What We Do:
- Manage county-owned lands for ecosystem health and public access
- Conduct prescribed burns, invasive species management, urban forestry, and wildlife management
- Partner with state and federal agencies to provide cooperative assistance to working landowners regarding soil conservation and forestry management
Invasive species are non-native plants or animals that have a negative impact on our local environment, economy, and communities. They can be introduced accidentally or intentionally, but once they invade, they can be hard to get rid of.
Division staff partner with local and state agencies to manage invasive specie populations on county-owned and adjacent lands. Staff use a variety of methods to help control and reduce invasive populations. Mechanical removal and chemical herbicides are the most common and cost-effective, but every species requires a different approach.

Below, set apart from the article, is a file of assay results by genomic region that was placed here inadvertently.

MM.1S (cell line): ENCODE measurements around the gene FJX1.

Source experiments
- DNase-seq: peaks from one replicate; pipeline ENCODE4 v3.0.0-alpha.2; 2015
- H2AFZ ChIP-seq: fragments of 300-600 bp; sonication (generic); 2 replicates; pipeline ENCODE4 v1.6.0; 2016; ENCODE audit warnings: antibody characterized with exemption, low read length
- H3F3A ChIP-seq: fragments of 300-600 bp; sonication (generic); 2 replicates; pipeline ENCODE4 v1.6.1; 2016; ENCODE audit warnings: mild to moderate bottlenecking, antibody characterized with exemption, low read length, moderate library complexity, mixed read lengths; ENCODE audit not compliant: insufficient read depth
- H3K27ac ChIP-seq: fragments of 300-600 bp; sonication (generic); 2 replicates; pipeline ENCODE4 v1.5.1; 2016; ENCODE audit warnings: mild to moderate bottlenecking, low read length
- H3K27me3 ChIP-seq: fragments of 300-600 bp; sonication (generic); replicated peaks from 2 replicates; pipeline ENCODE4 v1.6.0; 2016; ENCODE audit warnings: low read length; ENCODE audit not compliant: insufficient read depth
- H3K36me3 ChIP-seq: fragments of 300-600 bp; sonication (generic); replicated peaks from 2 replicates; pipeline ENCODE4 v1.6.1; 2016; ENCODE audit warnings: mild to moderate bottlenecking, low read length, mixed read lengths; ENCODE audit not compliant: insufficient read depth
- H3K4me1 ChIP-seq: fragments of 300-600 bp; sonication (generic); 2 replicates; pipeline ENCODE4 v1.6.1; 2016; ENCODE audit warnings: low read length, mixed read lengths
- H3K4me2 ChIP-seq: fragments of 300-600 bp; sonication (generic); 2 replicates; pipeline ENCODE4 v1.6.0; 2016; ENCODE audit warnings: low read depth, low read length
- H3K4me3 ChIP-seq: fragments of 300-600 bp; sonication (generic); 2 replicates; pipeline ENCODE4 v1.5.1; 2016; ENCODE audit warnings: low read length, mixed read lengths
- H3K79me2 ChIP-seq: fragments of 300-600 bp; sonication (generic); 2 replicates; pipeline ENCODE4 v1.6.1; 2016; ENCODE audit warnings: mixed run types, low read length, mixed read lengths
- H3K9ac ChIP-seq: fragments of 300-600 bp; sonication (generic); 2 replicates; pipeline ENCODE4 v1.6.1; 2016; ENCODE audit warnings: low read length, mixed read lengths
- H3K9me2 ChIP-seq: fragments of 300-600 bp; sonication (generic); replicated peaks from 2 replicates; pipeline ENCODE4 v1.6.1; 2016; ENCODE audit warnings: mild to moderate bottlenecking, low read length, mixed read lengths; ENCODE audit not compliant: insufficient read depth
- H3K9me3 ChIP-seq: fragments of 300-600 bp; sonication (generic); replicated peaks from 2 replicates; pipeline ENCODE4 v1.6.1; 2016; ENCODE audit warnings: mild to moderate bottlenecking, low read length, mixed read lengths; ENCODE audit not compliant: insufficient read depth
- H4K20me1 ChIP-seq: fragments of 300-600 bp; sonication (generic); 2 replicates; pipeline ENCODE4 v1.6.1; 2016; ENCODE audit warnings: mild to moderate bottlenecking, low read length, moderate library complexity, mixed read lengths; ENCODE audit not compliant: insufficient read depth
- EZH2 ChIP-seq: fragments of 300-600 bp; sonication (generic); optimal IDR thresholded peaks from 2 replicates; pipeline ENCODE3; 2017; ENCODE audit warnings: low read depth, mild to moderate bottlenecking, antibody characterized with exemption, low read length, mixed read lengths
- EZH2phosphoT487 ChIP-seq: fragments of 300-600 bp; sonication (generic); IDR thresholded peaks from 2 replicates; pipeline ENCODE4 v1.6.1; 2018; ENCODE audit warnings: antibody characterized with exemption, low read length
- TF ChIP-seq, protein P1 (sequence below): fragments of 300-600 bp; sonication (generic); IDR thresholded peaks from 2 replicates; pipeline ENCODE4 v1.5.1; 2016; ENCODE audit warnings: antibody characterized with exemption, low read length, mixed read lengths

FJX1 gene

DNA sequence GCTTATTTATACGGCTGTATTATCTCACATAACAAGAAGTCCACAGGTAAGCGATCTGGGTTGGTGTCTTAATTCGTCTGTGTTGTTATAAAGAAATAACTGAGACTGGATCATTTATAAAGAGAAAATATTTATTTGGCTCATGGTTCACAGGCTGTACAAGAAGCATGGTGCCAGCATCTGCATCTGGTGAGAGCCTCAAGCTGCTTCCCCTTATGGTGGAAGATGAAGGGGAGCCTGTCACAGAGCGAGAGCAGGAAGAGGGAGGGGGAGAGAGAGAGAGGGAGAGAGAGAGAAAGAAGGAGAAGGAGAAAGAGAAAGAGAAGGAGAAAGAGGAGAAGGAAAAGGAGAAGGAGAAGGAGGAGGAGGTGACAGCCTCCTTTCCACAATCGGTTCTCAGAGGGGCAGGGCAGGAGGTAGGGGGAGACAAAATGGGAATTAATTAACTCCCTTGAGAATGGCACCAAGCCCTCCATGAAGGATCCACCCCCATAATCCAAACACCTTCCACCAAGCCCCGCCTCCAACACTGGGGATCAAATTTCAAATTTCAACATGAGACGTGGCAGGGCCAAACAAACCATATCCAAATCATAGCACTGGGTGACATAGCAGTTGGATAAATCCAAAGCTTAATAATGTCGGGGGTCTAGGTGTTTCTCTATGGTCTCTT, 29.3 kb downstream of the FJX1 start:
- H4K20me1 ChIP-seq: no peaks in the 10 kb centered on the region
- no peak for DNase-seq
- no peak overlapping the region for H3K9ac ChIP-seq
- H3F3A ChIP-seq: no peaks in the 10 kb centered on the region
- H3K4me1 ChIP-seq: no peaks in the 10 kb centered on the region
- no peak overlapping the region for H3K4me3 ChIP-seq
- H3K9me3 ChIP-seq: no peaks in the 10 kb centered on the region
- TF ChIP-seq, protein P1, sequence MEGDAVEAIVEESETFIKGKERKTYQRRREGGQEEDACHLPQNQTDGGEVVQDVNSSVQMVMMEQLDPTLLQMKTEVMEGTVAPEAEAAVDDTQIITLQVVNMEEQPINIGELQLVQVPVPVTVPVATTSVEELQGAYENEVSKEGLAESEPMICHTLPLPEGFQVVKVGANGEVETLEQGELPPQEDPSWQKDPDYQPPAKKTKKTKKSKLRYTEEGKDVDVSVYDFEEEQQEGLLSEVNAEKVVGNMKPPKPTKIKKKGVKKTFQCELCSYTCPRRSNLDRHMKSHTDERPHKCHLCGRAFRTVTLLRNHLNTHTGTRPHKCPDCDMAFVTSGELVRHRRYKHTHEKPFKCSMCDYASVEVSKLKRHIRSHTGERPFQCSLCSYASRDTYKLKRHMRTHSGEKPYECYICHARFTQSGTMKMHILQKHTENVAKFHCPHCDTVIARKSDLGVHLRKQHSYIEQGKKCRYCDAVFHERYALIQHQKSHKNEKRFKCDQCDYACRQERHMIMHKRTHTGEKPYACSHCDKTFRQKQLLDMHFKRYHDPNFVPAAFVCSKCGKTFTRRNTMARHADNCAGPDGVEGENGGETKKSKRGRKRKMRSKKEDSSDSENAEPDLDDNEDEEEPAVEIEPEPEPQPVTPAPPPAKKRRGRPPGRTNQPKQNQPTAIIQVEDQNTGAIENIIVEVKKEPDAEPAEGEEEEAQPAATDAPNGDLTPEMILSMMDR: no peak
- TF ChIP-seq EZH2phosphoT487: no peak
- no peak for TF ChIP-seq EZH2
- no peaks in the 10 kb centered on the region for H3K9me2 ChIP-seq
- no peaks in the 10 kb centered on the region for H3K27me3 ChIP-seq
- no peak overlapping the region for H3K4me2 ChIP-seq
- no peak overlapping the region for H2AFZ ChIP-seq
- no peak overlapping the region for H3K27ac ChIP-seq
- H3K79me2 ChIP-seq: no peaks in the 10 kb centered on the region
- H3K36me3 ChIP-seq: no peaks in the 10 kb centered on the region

Prescribed or “controlled” fires are small, low-intensity fires set by land managers to help manage natural Florida ecosystems. By reducing fuel loads, land managers reduce the chances of a larger, more dangerous wildfire. Prescribed burns keep the understory open to allow grasses and other small plants to dominate the landscape. Ash keeps the soil fertile and encourages new plant growth in the spring.
Prescribed fire is especially important when natural areas sit next to urban areas, such as the Jones Swamp Wetland Preserve, where wildfires can quickly threaten human lives and structures. Regular prescribed fires and other maintenance activities can help reduce the risk of dangerous wildfires and ensure fire-fighting infrastructure is in place in the event of an emergency.
NRC staff work closely with the Florida Forest Service and local public safety officers to ensure prescribed burns are carried out in a safe and lawful manner.